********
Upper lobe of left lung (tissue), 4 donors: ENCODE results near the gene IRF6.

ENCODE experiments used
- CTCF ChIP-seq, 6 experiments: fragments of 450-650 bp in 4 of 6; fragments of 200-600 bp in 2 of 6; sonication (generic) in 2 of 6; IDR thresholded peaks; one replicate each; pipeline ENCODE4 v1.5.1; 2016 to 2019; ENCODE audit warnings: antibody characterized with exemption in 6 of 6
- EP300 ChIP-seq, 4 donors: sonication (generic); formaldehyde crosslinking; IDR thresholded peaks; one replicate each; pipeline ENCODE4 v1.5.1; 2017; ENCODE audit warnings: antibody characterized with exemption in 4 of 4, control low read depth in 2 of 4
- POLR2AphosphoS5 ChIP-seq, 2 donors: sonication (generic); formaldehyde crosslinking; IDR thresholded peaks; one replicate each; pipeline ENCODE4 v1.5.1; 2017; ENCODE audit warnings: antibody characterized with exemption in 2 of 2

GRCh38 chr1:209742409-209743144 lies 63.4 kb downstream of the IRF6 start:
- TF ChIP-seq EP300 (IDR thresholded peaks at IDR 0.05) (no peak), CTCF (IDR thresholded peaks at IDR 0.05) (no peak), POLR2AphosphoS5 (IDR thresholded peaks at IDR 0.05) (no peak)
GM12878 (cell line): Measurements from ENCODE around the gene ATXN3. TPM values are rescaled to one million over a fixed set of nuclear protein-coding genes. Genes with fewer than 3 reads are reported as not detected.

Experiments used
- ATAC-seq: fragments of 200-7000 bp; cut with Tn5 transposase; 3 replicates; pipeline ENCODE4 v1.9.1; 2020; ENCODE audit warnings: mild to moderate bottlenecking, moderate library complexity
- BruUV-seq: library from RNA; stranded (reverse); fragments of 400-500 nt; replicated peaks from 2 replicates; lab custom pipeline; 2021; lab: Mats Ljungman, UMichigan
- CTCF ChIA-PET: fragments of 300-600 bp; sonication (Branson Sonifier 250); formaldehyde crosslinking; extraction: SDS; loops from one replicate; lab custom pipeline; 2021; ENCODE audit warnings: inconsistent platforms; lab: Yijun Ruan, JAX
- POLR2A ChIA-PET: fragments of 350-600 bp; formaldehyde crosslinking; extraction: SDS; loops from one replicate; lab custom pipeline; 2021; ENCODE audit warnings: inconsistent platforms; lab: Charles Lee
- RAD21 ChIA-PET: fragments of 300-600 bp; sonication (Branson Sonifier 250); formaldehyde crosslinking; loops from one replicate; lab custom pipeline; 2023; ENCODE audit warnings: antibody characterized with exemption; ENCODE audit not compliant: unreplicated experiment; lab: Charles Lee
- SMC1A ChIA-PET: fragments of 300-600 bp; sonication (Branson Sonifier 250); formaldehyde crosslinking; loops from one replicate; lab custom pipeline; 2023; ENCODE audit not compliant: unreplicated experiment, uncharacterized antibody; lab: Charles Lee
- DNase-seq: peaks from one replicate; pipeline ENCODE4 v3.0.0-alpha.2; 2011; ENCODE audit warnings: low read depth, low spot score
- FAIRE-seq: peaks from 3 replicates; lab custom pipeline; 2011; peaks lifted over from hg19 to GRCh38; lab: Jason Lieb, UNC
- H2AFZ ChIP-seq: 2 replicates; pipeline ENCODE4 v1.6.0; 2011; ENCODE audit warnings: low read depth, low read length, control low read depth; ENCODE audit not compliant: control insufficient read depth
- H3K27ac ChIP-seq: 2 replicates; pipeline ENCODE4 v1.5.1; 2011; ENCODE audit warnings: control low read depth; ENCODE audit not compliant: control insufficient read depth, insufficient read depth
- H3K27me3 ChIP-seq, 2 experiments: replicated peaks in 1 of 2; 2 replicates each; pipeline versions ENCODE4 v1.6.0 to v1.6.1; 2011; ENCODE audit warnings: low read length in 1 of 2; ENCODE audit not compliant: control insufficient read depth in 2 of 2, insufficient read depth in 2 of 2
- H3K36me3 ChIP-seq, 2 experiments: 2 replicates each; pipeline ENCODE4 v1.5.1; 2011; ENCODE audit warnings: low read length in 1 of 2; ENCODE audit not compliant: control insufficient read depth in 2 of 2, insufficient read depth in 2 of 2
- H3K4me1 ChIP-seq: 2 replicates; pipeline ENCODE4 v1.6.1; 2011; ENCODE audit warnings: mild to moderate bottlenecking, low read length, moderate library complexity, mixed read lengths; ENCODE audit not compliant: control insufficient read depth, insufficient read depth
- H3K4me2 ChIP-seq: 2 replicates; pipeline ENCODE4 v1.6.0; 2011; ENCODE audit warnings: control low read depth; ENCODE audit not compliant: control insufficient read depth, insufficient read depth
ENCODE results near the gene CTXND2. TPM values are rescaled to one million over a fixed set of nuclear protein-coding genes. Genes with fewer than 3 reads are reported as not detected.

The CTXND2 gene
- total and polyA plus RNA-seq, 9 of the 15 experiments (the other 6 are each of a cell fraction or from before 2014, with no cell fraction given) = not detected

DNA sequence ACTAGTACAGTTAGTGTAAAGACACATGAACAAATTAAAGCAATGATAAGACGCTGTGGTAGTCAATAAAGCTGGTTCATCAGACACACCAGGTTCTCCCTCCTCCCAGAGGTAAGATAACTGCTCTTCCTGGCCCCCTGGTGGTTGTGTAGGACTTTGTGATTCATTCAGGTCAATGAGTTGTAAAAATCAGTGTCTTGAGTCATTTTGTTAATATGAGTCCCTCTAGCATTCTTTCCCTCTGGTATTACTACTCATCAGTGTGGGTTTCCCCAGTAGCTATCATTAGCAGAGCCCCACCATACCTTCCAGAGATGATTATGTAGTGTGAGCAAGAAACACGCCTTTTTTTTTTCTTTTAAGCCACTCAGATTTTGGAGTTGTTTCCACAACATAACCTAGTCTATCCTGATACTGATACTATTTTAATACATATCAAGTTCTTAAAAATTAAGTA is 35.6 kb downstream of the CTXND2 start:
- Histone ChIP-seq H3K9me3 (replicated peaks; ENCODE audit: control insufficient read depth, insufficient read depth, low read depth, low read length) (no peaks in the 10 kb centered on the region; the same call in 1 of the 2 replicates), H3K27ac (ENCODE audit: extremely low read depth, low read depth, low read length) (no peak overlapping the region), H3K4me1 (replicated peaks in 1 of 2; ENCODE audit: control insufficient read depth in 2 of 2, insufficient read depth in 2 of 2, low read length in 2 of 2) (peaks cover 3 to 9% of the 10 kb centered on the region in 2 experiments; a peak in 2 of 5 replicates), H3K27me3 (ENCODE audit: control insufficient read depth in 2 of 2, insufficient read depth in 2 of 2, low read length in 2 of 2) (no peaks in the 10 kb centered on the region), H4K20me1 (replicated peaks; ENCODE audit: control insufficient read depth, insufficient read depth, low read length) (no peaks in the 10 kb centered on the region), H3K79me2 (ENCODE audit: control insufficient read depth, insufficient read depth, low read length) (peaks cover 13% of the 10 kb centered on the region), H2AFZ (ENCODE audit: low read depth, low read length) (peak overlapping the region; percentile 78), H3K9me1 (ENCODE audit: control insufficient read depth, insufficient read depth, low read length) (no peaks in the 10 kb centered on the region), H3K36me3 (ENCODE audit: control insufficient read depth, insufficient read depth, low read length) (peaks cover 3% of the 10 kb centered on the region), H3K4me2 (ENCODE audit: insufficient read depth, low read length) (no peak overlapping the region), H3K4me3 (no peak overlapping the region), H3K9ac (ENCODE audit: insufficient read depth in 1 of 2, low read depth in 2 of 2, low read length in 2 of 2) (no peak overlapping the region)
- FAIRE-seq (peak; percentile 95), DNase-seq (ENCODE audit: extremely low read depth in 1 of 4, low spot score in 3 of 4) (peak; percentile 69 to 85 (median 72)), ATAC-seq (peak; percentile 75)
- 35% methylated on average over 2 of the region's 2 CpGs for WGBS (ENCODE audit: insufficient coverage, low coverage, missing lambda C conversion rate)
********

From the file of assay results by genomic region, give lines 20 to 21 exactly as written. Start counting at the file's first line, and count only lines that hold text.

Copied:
- H3K27me3 ChIP-seq, 2 experiments: replicated peaks in 1 of 2; 2 replicates each; pipeline versions ENCODE4 v1.6.0 to v1.6.1; 2011; ENCODE audit warnings: low read length in 1 of 2; ENCODE audit not compliant: control insufficient read depth in 2 of 2, insufficient read depth in 2 of 2
- H3K36me3 ChIP-seq, 2 experiments: 2 replicates each; pipeline ENCODE4 v1.5.1; 2011; ENCODE audit warnings: low read length in 1 of 2; ENCODE audit not compliant: control insufficient read depth in 2 of 2, insufficient read depth in 2 of 2